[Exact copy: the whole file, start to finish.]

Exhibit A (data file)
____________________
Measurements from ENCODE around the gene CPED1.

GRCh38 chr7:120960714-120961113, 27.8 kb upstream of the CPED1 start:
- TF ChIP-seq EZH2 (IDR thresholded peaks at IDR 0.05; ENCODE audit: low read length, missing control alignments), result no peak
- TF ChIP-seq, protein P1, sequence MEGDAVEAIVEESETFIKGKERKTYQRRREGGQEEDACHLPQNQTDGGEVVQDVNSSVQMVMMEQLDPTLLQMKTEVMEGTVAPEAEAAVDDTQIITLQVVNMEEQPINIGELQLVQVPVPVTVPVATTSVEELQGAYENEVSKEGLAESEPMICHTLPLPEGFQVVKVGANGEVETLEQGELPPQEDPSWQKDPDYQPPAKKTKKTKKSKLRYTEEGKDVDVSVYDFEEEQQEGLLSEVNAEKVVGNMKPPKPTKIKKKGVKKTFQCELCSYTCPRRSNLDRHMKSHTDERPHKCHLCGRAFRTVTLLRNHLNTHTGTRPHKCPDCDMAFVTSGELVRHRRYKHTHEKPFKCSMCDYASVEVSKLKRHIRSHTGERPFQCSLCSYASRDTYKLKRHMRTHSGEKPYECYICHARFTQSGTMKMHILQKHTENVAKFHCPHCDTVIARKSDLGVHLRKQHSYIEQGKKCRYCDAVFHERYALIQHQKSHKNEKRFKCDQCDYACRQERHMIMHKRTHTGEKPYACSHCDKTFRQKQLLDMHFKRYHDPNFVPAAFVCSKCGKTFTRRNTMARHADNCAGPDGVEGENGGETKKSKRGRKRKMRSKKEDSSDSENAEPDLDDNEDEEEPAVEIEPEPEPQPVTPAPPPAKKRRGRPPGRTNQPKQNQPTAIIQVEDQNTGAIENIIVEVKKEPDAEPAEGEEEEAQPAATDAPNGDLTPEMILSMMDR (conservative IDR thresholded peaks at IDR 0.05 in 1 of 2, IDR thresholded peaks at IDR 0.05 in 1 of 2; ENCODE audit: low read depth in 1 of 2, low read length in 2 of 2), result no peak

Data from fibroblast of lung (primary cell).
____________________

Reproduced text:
Measurements from ENCODE around the gene CPED1.

GRCh38 chr7:120960714-120961113, 27.8 kb upstream of the CPED1 start:
- TF ChIP-seq EZH2 (IDR thresholded peaks at IDR 0.05; ENCODE audit: low read length, missing control alignments), result no peak
- TF ChIP-seq, protein P1, sequence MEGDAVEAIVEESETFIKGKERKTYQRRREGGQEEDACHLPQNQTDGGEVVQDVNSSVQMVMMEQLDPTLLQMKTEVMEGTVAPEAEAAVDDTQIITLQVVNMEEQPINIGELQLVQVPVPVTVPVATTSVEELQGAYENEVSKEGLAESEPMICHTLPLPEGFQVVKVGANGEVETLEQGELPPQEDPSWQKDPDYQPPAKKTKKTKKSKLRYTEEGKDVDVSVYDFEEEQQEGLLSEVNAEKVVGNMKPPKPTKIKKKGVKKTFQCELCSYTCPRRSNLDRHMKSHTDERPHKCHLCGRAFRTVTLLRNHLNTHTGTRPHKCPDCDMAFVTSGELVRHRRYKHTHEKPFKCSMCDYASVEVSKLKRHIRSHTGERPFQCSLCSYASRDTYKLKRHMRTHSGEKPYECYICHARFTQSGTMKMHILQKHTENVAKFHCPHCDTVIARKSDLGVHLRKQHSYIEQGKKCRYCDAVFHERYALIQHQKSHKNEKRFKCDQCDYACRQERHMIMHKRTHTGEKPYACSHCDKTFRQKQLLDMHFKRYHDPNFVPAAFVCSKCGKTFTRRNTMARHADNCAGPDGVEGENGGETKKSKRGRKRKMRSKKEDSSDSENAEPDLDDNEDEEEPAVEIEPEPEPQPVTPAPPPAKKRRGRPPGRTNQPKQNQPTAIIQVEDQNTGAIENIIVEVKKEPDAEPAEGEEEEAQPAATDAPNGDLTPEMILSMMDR (conservative IDR thresholded peaks at IDR 0.05 in 1 of 2, IDR thresholded peaks at IDR 0.05 in 1 of 2; ENCODE audit: low read depth in 1 of 2, low read length in 2 of 2), result no peak

Data from fibroblast of lung (primary cell).